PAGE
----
A congregation is the space where faith is practiced, rather than one in which the Christian faith is merely discussed. Clearly the Christian congregation may not become the only place that those who follow Christ express their faith. Wherever those who follow Christ go, they should express their faith in both word and deed.

Congregations should not only wait patiently during this time of Lent. They have the opportunity to practice the faith in the Messiah, demonstrating compassion, even mercy. Doing so such congregations will be driven to passion, participating in the redemption which all the world awaits.

How can academic communities wait patiently during this time of Lent? Certainly, these are not congregations, but their students and faculty take part in congregations gathering across diverse areas. An academic institution could become a catalyst for compassion among those who participate in a learning community as well as among those who are touched fully by its life. While waiting patiently during Lent, let us practice the compassion which leads to our passion.
Dr. Robert Cochran

Sandy Hook Revisited

The Sandy Hook Massacre has raised its share of questions for our society: How did this happen? Who is responsible? What must we do to prevent such things from happening again?  Such questions are natural, expected, and deserve our attention and best efforts in answering them. Questions concerning the proper place and availability of guns in our communities, about who should have them and how many they should have, about where they come from and how they should be accounted for, and what kinds of weapons are and are not legitimate under the provisions of the second amendment of the Constitution.   It also raises serious and important questions about public safety and the merits of arming teachers and the placing of armed guards in schools.  Other kinds of questions emerge concerning our society’s relationship to issues of mental health, and who is deemed mentally ill and again the limits of our society’s right to know the details of another’s health under the Constitution and our ideas about privacy and individual liberties.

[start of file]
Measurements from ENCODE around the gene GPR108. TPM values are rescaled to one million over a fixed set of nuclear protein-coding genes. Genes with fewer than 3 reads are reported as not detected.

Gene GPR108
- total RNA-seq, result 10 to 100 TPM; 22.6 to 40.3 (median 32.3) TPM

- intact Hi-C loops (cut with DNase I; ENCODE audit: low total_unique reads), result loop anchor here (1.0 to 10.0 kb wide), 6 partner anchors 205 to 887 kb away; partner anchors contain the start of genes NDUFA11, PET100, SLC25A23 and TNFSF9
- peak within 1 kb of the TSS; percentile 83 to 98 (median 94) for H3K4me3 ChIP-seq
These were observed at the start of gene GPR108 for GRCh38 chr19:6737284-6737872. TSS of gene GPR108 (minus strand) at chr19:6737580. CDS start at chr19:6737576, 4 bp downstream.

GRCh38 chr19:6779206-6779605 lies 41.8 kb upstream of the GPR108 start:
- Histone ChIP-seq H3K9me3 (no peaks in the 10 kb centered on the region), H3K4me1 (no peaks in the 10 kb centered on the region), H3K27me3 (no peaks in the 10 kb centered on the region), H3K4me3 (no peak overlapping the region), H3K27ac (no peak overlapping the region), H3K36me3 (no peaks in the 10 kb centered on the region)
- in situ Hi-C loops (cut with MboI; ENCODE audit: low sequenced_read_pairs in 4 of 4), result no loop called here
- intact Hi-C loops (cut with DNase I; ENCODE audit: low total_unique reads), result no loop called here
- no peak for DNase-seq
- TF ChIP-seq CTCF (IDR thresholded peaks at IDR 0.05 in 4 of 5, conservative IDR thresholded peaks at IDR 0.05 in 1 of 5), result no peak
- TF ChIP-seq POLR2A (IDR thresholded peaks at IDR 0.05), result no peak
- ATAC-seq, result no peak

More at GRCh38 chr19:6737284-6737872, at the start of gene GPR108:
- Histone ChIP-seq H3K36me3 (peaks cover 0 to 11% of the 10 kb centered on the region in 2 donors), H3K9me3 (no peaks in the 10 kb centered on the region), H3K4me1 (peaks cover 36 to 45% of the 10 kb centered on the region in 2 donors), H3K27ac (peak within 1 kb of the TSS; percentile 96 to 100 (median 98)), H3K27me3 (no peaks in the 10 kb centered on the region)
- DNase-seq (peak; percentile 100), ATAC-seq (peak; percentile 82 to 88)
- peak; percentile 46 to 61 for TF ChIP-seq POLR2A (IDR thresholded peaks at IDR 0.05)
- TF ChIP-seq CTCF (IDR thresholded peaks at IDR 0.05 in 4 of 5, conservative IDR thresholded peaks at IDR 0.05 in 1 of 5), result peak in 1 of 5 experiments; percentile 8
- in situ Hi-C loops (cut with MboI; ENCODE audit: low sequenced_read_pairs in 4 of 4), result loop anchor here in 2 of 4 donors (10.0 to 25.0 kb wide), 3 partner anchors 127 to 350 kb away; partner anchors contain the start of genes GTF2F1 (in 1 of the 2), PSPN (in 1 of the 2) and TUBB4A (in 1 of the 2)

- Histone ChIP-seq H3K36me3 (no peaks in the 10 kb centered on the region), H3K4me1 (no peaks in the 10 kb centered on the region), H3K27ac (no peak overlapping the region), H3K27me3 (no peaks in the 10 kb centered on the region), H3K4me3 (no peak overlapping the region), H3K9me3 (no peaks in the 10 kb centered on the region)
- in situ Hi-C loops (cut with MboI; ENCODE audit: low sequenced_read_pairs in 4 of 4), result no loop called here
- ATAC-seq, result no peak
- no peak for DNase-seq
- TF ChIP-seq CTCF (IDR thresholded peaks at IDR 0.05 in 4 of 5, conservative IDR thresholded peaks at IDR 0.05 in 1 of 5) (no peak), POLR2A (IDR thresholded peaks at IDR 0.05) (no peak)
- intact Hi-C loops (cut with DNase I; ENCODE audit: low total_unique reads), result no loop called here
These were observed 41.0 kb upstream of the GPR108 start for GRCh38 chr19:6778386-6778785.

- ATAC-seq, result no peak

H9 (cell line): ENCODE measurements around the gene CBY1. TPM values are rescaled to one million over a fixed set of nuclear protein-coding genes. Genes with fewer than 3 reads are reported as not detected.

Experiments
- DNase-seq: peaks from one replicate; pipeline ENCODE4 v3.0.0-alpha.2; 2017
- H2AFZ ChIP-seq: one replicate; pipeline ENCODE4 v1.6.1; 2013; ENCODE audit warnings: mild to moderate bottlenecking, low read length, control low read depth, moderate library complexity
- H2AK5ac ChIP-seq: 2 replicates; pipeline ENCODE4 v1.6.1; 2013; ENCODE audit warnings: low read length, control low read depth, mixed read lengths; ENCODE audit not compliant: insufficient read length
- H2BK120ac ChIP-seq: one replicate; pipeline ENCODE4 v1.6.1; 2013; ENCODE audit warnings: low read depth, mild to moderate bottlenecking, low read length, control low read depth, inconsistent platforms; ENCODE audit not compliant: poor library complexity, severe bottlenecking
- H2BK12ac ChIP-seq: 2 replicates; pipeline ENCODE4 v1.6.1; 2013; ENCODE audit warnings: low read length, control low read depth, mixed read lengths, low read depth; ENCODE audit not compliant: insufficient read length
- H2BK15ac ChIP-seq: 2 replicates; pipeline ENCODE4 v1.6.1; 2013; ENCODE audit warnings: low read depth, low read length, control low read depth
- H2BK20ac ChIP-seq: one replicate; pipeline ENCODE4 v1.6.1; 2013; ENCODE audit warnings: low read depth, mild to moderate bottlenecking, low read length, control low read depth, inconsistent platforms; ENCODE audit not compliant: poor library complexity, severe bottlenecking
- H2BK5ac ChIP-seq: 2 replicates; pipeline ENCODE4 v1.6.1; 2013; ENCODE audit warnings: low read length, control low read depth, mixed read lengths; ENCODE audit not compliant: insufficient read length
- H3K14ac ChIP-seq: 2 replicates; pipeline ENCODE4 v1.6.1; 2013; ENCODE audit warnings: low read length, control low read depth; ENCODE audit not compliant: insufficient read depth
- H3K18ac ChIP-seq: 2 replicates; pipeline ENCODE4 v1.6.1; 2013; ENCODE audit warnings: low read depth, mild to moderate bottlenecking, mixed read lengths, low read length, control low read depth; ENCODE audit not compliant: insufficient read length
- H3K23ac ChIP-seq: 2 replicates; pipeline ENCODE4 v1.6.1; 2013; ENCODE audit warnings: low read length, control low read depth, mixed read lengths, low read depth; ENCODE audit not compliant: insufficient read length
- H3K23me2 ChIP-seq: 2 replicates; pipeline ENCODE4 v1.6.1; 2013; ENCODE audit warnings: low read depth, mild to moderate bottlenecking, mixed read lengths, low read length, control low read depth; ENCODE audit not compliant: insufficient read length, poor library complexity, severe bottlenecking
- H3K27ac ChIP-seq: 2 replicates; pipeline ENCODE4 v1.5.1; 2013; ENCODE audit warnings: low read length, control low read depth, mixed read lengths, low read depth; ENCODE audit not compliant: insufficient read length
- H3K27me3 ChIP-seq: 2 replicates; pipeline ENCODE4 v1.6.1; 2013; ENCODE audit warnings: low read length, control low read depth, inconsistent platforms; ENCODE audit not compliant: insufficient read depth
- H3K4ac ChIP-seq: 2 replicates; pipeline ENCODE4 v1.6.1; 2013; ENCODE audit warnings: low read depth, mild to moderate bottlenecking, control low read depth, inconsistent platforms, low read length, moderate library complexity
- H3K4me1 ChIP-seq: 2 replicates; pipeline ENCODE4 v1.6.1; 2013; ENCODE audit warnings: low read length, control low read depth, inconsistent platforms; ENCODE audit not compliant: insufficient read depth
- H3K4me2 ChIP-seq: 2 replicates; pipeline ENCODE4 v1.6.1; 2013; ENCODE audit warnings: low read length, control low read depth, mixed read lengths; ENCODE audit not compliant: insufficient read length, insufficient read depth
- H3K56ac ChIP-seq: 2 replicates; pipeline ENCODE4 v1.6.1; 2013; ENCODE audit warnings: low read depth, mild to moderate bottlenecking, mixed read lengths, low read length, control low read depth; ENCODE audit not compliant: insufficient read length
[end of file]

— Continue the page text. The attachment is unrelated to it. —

It is unclear as to whether our society is prepared to answer any of these concerns seriously but it is reassuring at least that,  all these questions have an answer, at least theoretically.  In other words it makes sense to ask and seek an answer to these kinds of questions and hope for the political will to fashion better answers than the ones we have now.

But there is another class of questions that arise at times like this that does not hold out the promise of an answer, at least not in the same way.  These questions are not questions of policy – nor are they questions any kind of investigation could resolve.  In other words, they do not resolve the questions at hand by offering policy solutions or information, hitherto unknown.  Quite the contrary, the questions I have in mind are precisely the kind of questions that are made less intelligible by efforts to fashion policies or seek new information.  In other words, there are questions we are inevitably led to ask that all the journalists, pundits, police investigators, or psychiatrists could never answer, at least not as a function of their customary responsibilities.   And those questions are questions of Why?  Why did my baby die?  Why did this thing happen to us?  Why has God let this terrible thing happen?